Nutritious Pre-Game Meals
Posted Oct 7, 2009
The pregame choice of meat and three vegetables can help a football team gain those "3 yards and a cloud of dust" needed later that night. That's according to Tess Canlas, clinical nutrition manager for Memorial Health Care System.
Canlas was asked to assess a sampling of the pregame meals typically served by more than a dozen area high school football programs. Most of those teams serve chicken, hamburger steak or some form of pasta, as well as either mashed or baked potatoes, green beans, rolls and a cookie.
"I would say those are overall good choices," Canlas said after studying the menus. "I see lots of hamburger. They should make sure that the hamburger meat is 90 percent lean meat. That's a good source of protein.
"Bananas would be a good choice for fruit, and adequate hydration is very important."
Because most high school football programs can't afford to feed 40-80 players each week for a 10-game regular season, booster clubs or local restaurants are counted on for donations. Sometimes the shoestring budgets leave coaches with tough decisions for choosing inexpensive meals that meet their players' nutritional needs and ensure they perform at maximum ability.
"We started having a pregame meal with chicken, mashed potatoes, rolls, a cookie and tea last year," Ringgold coach Robert Akins said. "Before that, we got fast food from places that gave us stuff. But that really wasn't what we needed, because we tended to wear out during games. We wanted to start something that would give them better nutrition and help them maintain energy during the games."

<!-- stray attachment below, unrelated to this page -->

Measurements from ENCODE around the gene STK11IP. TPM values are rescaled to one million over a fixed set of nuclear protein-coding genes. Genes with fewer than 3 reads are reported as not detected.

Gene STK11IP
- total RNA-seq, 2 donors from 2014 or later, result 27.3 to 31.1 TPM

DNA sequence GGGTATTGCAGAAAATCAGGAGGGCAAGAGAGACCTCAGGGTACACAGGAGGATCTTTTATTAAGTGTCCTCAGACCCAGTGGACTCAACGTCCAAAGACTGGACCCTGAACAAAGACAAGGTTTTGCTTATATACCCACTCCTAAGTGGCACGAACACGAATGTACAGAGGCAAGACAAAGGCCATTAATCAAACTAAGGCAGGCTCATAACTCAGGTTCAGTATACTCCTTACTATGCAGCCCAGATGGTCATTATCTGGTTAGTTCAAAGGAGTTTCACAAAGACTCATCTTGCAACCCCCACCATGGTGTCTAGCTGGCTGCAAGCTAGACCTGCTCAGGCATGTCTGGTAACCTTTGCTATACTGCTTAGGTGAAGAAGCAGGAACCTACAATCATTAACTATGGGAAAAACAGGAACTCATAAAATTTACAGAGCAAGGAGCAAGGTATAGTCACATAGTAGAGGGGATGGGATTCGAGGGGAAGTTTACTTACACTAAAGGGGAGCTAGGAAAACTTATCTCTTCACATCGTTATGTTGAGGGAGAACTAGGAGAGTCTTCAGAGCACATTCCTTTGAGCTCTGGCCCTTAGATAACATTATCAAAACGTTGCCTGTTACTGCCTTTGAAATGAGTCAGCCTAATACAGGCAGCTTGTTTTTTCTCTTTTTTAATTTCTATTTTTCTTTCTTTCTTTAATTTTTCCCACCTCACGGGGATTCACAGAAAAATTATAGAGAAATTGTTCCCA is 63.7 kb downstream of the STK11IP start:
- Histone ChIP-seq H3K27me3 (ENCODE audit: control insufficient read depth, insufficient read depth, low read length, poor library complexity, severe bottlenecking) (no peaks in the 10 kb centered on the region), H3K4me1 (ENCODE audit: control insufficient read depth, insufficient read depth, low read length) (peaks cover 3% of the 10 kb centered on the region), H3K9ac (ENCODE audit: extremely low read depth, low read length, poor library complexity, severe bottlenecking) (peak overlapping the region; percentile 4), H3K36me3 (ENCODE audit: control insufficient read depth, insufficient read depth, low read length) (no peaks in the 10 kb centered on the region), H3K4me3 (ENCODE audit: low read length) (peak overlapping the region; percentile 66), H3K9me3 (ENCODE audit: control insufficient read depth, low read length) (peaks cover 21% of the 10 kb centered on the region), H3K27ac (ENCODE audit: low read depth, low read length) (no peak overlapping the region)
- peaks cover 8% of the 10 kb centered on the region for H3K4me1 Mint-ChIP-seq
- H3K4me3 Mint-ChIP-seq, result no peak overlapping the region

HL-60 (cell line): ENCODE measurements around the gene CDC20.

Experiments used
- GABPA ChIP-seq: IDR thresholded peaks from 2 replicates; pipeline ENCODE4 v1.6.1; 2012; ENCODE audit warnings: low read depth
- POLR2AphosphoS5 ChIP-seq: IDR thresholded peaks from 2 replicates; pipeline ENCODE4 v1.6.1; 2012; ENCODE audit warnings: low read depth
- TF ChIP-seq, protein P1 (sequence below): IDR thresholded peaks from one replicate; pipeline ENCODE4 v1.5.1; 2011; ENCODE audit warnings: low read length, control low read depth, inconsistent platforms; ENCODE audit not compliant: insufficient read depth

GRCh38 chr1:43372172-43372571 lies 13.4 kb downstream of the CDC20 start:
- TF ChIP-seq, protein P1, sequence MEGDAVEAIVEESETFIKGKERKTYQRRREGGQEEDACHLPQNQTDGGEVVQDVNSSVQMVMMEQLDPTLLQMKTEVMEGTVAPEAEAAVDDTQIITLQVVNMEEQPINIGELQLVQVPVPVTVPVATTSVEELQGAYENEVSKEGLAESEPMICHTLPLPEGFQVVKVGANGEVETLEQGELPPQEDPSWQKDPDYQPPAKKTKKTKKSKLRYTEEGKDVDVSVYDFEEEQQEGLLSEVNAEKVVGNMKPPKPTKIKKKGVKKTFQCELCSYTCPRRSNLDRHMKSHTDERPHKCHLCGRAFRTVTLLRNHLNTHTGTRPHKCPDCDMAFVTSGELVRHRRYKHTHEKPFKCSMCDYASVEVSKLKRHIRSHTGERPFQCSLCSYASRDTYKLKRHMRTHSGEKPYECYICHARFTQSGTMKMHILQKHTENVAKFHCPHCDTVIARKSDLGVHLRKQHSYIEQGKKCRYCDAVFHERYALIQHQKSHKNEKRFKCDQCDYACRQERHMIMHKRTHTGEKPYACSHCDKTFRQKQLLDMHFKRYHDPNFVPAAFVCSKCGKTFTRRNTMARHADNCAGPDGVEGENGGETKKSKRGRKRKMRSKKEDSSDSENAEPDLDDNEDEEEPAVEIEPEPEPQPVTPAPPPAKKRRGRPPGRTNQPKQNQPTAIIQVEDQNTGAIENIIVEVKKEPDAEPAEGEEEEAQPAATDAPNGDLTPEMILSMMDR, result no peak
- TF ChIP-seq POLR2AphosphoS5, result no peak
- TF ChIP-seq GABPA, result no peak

Some area programs, including Polk County, do not provide pregame meals. In weeks when the Wildcats play at home, coach Derrick Davis allows his players to go home during the hours between school dismissal and the designated time to be back at the fieldhouse. When the team has an away game, a local restaurant will provide the pregame meal, which can be something as simple as sandwiches and fruit.
While high school coaches have input on what their players eat the day of a game, they can't monitor what those teenagers eat the rest of the week. But the days before the game are just as important, according to both Canlas and University of Tennessee at Chattanooga head athletic trainer Todd Bullard.
"The pregame meal is highly important, but it starts the week of and not the day before the game," said Bullard, who also stressed the importance of hydration in the days leading up to the game. "I mean, Tuesday you'd like for them to be eating somewhat balanced proportions: carbs, proteins and fats. You always hear about the typical carbo-load -- you just don't want them to run out of gas toward the end -- but you're not going to be able to do that right before the game.
"The right balance of carbohydrates, proteins and fats in the days leading up to the game will make sure that they've got enough gas in the tank. You don't want them so full that they can't move, but you figure you typically eat a pregame meal four hours before the game, so that food has got plenty of time to digest."
Date: Oct 2, 2009
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